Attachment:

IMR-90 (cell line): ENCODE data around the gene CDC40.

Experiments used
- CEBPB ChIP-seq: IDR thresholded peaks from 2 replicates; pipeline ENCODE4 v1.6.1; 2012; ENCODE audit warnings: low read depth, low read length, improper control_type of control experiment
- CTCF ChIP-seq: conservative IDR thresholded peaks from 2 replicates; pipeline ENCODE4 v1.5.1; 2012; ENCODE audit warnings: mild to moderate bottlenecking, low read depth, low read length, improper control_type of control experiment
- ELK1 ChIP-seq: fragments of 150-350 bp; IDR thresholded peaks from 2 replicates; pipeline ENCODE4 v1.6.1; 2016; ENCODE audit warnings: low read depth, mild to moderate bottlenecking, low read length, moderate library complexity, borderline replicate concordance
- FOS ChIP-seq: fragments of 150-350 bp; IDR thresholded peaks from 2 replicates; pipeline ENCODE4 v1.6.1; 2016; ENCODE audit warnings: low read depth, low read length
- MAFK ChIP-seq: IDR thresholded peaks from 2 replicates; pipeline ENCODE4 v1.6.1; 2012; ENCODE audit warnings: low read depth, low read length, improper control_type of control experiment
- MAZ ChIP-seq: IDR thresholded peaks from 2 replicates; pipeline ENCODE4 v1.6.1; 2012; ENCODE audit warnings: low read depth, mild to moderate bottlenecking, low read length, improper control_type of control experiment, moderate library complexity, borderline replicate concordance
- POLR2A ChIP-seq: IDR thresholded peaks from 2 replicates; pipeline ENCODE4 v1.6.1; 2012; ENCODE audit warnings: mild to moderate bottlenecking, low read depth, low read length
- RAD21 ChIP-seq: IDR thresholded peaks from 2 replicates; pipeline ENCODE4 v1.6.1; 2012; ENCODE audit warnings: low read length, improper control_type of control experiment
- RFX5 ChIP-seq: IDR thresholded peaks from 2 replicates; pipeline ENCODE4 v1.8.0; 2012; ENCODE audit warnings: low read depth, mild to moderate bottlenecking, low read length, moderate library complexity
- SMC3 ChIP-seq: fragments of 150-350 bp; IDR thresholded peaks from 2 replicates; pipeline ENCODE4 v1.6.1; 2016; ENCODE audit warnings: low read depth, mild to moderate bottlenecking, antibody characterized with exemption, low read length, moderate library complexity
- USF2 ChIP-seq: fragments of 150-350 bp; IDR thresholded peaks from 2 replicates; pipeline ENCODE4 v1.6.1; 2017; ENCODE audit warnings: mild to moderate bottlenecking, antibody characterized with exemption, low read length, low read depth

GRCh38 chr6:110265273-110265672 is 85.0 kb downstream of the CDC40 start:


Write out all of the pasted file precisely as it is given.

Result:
IMR-90 (cell line): ENCODE data around the gene CDC40.

Experiments used
- CEBPB ChIP-seq: IDR thresholded peaks from 2 replicates; pipeline ENCODE4 v1.6.1; 2012; ENCODE audit warnings: low read depth, low read length, improper control_type of control experiment
- CTCF ChIP-seq: conservative IDR thresholded peaks from 2 replicates; pipeline ENCODE4 v1.5.1; 2012; ENCODE audit warnings: mild to moderate bottlenecking, low read depth, low read length, improper control_type of control experiment
- ELK1 ChIP-seq: fragments of 150-350 bp; IDR thresholded peaks from 2 replicates; pipeline ENCODE4 v1.6.1; 2016; ENCODE audit warnings: low read depth, mild to moderate bottlenecking, low read length, moderate library complexity, borderline replicate concordance
- FOS ChIP-seq: fragments of 150-350 bp; IDR thresholded peaks from 2 replicates; pipeline ENCODE4 v1.6.1; 2016; ENCODE audit warnings: low read depth, low read length
- MAFK ChIP-seq: IDR thresholded peaks from 2 replicates; pipeline ENCODE4 v1.6.1; 2012; ENCODE audit warnings: low read depth, low read length, improper control_type of control experiment
- MAZ ChIP-seq: IDR thresholded peaks from 2 replicates; pipeline ENCODE4 v1.6.1; 2012; ENCODE audit warnings: low read depth, mild to moderate bottlenecking, low read length, improper control_type of control experiment, moderate library complexity, borderline replicate concordance
- POLR2A ChIP-seq: IDR thresholded peaks from 2 replicates; pipeline ENCODE4 v1.6.1; 2012; ENCODE audit warnings: mild to moderate bottlenecking, low read depth, low read length
- RAD21 ChIP-seq: IDR thresholded peaks from 2 replicates; pipeline ENCODE4 v1.6.1; 2012; ENCODE audit warnings: low read length, improper control_type of control experiment
- RFX5 ChIP-seq: IDR thresholded peaks from 2 replicates; pipeline ENCODE4 v1.8.0; 2012; ENCODE audit warnings: low read depth, mild to moderate bottlenecking, low read length, moderate library complexity
- SMC3 ChIP-seq: fragments of 150-350 bp; IDR thresholded peaks from 2 replicates; pipeline ENCODE4 v1.6.1; 2016; ENCODE audit warnings: low read depth, mild to moderate bottlenecking, antibody characterized with exemption, low read length, moderate library complexity
- USF2 ChIP-seq: fragments of 150-350 bp; IDR thresholded peaks from 2 replicates; pipeline ENCODE4 v1.6.1; 2017; ENCODE audit warnings: mild to moderate bottlenecking, antibody characterized with exemption, low read length, low read depth

GRCh38 chr6:110265273-110265672 is 85.0 kb downstream of the CDC40 start: